from Medi-Span, Method advised Medi-Span that “Me-PB-Hyos is an active product
and will be available to ship by November 15, 2014.” Method also confirmed that
“[t]he pricing and label … are current and correct.”   The products never launched, and a bit later,
Medi-Span removed the listings for the Me-PB-Hyos products, while First
Databank moved its listings from active listings to archived listings.
After the
listings, Donnatal prescriptions and unit sales decreased. The parties disputed
the cause; Method presented evidence indicating that a number of other factors
contributed to the reduction in Donnatal unit sales, including significant
increases in the prices of Donnatal products. Concordia spent $885,015.00 on a
coupon buy-down program to combat the negative effects of the listings for
Me-PB-Hyos; it also revamped its marketing strategy and engaged in increased
promotional efforts targeting pharmacies and prescribers.  The court excluded Concordia’s expert witness
Hofmann’s lost profits calculations, which attributed all of the measured lost
profits to the database listings for Me-PB-Hyos.
The court
first concluded that the jury’s verdict on willfulness was advisory, not
binding, making Concordia’s motion for JMOL or a new trial moot.  Instead, the court found that Concordia
should recover enhanced damages, which are allowed, “according to the
circumstances of the case, for any sum above the amount found as actual
damages, not exceeding three times such amount.”  Such damages must be compensatory, not
punitive, even though willfulness is a consideration in whether to award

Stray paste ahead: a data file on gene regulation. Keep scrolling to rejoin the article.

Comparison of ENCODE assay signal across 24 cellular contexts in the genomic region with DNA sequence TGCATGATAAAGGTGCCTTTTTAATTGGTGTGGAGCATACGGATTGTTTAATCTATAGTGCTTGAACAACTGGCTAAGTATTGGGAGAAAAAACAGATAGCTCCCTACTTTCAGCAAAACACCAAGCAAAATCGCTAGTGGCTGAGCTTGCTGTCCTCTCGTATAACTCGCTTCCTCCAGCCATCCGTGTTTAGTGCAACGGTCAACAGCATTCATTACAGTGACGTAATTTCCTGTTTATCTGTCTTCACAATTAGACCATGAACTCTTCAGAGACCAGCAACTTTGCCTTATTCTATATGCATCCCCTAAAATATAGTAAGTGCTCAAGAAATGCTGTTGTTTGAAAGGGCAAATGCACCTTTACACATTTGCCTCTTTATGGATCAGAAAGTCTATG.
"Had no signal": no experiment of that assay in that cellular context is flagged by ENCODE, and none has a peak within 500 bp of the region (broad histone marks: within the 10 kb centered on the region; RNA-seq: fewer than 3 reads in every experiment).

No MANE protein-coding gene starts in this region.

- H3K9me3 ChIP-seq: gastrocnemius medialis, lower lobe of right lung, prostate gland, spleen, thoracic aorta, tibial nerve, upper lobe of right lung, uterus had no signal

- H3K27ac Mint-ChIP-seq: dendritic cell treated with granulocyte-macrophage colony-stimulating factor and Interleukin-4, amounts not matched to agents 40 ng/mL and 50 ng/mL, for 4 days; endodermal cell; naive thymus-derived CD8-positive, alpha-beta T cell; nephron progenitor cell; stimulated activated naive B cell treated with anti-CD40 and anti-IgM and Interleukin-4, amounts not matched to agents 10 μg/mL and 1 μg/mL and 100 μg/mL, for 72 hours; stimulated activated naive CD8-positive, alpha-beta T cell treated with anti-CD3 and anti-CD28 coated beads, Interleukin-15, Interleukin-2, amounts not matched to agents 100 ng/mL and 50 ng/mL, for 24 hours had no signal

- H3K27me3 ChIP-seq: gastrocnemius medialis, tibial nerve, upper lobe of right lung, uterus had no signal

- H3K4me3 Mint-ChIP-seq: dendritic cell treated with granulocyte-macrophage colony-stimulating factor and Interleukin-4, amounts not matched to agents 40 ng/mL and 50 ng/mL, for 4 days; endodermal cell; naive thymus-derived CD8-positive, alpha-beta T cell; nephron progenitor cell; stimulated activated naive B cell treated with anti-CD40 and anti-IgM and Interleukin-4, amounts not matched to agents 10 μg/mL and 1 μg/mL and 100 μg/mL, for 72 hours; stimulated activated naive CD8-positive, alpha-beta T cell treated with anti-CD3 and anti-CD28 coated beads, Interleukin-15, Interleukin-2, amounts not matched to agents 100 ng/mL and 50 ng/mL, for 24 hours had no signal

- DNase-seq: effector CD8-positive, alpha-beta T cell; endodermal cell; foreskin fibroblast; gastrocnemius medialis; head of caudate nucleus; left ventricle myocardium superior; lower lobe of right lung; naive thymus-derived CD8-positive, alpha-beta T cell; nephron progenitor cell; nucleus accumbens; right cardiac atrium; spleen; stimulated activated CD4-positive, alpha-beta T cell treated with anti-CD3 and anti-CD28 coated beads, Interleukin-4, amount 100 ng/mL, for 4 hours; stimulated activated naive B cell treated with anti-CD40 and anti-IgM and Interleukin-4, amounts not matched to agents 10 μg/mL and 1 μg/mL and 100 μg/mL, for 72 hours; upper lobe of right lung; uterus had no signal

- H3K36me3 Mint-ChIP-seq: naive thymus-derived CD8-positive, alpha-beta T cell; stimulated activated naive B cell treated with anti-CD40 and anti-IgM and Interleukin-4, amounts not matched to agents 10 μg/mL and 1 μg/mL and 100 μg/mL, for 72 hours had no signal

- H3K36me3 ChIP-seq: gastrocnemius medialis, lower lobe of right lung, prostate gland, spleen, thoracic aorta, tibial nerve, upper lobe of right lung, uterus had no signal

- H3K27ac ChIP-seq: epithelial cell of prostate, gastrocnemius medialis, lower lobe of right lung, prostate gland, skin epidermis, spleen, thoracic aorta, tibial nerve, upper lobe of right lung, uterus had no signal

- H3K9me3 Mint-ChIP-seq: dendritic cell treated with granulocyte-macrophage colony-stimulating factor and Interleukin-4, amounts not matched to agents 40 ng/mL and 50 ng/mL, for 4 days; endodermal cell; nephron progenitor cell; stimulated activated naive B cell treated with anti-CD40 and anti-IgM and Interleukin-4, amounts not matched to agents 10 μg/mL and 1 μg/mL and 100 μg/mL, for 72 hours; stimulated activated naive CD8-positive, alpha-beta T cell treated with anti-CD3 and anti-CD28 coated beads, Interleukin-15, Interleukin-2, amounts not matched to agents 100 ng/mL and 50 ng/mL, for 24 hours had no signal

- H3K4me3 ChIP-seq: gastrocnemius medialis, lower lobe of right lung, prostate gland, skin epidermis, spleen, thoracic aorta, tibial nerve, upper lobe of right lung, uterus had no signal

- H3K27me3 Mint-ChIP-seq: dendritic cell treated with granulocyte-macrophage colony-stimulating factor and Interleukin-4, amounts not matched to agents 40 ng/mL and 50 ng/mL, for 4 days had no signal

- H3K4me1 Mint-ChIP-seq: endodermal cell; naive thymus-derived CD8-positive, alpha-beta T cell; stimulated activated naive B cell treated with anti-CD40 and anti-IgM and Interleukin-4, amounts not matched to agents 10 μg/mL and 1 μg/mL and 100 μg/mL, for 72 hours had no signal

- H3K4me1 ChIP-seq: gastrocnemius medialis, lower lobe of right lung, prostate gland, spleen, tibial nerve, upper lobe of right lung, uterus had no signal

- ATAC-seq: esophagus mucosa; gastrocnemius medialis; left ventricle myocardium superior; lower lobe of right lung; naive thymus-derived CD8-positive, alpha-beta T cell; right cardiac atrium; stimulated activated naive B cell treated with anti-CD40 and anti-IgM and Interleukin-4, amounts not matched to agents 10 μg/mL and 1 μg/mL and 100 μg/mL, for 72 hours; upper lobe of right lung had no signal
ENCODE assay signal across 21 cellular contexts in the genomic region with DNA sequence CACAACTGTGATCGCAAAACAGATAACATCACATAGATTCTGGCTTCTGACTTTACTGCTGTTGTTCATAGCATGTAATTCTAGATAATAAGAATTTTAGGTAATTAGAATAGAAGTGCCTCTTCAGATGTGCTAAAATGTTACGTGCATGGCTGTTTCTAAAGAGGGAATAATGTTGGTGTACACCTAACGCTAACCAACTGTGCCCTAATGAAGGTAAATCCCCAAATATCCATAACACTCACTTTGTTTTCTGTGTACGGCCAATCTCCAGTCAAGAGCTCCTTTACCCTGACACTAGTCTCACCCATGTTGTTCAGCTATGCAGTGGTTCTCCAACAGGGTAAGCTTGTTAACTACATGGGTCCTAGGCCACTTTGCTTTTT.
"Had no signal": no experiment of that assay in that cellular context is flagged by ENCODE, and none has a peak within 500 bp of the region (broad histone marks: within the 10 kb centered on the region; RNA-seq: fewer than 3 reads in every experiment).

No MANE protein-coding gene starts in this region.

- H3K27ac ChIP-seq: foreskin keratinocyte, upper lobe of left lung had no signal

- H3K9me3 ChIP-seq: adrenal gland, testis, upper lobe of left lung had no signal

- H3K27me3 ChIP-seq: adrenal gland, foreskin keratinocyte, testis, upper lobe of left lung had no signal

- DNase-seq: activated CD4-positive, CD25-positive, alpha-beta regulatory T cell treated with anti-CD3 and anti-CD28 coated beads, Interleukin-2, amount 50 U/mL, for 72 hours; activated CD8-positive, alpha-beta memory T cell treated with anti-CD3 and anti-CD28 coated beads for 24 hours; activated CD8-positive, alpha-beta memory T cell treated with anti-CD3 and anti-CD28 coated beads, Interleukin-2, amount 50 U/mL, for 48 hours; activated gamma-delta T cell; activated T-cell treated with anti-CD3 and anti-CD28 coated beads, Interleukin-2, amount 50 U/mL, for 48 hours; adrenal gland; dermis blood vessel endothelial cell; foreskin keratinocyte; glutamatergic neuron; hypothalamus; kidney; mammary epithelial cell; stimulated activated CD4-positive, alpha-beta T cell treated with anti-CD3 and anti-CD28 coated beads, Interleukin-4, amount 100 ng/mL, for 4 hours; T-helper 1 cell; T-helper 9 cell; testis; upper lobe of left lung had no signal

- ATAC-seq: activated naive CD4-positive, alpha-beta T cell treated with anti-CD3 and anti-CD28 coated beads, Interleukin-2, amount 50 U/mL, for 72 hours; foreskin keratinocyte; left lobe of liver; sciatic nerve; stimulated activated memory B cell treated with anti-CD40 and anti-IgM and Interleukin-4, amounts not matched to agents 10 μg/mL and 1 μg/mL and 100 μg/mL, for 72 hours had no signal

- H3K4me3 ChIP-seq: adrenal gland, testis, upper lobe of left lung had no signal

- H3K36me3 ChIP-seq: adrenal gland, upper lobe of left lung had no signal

them.  [Weird, statute. Very weird.]  The Fourth Circuit considers: “(1) whether
the defendant had the intent to confuse or deceive, (2) whether sales have been
diverted, (3) the adequacy of other remedies, (4) any unreasonable delay by the
plaintiff in asserting his rights, (5) the public interest in making the
misconduct unprofitable, and (6) whether it is a case of palming off.”
The court
found that defendants acted willfully, or at a minimum with indifference to the
truth or falsity of their statements, but said that even if it found otherwise
it would enhance damages.  In particular,
sales diversion was shown by the decline in Donnatal sales and Concordia’s
expenses mitigating the impact of the Me-PB-Hyos listings. Thus, the court was
convinced that the jury award didn’t provide adequate compensation.  Nor would an injunction adequately remedy
Concordia’s lost sales.  Concordia didn’t
unreasonably delay, and there was a public interest in making the misconduct
unprofitable, despite the defendant’s statutory right not to be assessed a
penalty. Thus, the court trebled the actual damages to nearly $2.2 million.  The court declined to award prejudgment
interest, given the trebling of damages. 

However,
the court—applying the Octane Fitness
standard—found that this case wasn’t “exceptional” for the purpose of granting
fees.  The defendants’ position on
liability wasn’t frivolous or objectively unreasonable; before trial, the court
denied Concordia’s dispositive motions on the issue of liability, both at the
summary judgment stage and at the close of the defendants’ evidence. Nor was
the case litigated unreasonably. Willfulness, standing alone, “is no longer
sufficient to show that a case is ‘exceptional.’ ”  Nor did deterrence or compensation concerns merit
a fee award, given the trebling of damages.